Ah yes, the Bush Dynasty.

Monday, April 16, 2018

Will Cohen & The Family Business, Not The Kremlin, Finally Cause Trump’s Fall?

Will we look back on this week as the beginning of the end of the Trump presidency?  If that is the case -- and I'm somewhat skeptical it is despite the pronouncements of a goodly number of pundits -- will Trump's fall have more to do with the rampant corruption surrounding Michael Cohen and his own family business than Kremlin collusion? 
Possibly.  Any way will suffice so long as it's the highway, but it is a pisser that all that rot has been hiding in plain view for many years.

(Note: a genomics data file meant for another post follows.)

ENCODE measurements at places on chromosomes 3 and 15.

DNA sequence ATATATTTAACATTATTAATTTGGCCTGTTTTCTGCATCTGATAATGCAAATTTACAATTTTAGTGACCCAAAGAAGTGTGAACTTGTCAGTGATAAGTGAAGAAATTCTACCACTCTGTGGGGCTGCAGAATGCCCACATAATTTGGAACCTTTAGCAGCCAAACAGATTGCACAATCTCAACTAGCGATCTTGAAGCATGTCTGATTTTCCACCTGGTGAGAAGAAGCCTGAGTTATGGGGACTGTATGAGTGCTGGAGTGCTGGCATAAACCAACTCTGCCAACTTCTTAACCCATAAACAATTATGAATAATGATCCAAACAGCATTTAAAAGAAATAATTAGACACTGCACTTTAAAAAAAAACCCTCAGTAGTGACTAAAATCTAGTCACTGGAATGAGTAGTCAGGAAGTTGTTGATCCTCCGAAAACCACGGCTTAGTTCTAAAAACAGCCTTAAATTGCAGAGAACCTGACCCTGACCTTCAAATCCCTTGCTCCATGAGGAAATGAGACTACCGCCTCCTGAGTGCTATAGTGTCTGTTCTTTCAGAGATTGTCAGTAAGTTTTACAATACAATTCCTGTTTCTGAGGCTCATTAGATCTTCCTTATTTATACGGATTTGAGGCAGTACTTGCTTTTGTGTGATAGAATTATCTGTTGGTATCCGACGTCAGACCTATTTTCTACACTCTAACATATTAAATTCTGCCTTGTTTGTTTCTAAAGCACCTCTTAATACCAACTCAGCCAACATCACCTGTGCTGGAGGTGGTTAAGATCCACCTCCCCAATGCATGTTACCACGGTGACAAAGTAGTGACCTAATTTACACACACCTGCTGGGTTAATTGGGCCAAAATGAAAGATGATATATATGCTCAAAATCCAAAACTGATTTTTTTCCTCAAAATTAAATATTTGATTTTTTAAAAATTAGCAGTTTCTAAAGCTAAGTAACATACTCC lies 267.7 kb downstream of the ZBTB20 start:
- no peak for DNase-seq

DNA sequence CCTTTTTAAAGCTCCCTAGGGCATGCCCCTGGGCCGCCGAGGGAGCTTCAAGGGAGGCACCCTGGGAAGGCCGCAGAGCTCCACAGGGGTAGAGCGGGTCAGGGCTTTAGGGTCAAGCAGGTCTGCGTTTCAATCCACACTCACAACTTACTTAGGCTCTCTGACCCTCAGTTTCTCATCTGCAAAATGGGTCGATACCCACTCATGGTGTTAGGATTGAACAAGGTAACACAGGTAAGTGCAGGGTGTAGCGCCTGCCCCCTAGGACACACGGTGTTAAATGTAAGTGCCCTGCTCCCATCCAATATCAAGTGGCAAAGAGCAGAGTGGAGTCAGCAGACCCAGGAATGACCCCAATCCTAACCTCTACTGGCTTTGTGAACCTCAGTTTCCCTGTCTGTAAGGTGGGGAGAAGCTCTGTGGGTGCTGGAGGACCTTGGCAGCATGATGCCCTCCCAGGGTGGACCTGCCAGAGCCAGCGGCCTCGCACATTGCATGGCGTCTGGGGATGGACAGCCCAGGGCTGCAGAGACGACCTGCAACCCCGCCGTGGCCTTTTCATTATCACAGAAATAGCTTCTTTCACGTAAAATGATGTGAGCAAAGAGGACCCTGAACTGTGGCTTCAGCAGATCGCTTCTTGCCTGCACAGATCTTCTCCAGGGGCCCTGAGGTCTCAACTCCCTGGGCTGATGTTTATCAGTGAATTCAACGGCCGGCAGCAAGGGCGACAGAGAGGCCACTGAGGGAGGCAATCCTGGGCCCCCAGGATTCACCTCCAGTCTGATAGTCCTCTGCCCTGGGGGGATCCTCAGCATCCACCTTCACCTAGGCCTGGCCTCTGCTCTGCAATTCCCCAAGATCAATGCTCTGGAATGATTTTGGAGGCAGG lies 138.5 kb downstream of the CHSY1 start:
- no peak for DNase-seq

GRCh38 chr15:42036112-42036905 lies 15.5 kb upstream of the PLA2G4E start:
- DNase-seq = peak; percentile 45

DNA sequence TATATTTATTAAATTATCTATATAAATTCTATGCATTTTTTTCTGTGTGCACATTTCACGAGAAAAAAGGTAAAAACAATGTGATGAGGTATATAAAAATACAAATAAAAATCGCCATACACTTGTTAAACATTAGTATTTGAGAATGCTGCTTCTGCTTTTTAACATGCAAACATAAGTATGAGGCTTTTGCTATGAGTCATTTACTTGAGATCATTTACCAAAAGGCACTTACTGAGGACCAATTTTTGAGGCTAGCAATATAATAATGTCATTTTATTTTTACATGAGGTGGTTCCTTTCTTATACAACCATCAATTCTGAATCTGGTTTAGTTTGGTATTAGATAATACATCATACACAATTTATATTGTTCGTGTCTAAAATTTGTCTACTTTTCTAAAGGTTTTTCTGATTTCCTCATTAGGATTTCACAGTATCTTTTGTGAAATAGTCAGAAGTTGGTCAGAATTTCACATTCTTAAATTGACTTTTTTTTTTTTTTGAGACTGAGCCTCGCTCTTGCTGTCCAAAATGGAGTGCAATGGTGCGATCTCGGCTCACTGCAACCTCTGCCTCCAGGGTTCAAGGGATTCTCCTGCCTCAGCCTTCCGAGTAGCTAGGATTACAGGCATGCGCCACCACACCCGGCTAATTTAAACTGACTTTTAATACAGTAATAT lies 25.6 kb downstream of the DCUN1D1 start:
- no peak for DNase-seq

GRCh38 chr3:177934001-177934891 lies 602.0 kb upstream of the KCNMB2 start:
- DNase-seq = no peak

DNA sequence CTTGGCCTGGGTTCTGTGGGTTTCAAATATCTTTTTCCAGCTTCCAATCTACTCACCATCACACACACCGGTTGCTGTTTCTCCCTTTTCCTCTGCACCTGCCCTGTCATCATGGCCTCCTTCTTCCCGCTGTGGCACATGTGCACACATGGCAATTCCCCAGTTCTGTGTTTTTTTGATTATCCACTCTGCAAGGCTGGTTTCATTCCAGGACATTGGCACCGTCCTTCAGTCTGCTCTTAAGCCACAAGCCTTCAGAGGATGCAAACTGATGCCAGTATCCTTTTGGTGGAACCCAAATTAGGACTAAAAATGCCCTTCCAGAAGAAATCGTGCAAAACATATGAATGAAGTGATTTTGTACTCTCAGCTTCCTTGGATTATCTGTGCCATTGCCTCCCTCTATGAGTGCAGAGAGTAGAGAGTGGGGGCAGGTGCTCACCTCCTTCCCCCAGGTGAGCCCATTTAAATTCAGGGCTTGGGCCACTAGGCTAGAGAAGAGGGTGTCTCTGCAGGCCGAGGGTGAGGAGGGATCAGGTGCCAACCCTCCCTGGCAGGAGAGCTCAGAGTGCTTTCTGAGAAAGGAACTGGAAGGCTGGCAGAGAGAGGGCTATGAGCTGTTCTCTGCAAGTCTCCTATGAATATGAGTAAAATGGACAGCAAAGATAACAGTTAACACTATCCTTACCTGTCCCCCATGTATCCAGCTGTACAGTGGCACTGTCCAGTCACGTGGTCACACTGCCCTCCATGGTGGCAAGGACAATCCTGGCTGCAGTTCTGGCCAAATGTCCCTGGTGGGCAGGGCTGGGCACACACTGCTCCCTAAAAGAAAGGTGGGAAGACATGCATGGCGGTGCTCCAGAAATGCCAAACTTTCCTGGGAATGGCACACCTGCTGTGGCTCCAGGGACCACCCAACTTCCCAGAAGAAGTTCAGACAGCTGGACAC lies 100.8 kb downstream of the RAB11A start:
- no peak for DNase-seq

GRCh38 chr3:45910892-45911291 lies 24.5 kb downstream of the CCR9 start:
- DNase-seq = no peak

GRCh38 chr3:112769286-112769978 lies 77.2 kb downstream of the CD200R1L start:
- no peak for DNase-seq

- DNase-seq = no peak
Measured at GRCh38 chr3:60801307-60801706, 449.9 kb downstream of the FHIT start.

Way back in the late 1990s -- you know, when Bill Clinton was getting spit roasted for having sex with that woman and lying about it -- tens of millions of money-laundered dollars were flowing into Trump's luxury developments and Atlantic City casinos from Russians, many of them mobsters. 
It is not an exaggeration to say that dirty Russian money saved Trump, if only barely.  By the late 1990s, he owed $4 billion to more than 70 banks, with $800 million of it personally guaranteed, but his own economic crisis coincided with one in Russia.  
In 1998, Russia defaulted on $40 billion in debt, which accelerated the exodus of money.  By one estimate, some $1.3 trillion in illicit capital has poured out of Russia in the last 25 years, including many tens of millions of dollars that flowed into Trump properties.  Trump's Taj Mahal casino subsequently received a $10 million slapdown by the Treasury Department in what was then the largest fine in U.S. history for money-laundering violations.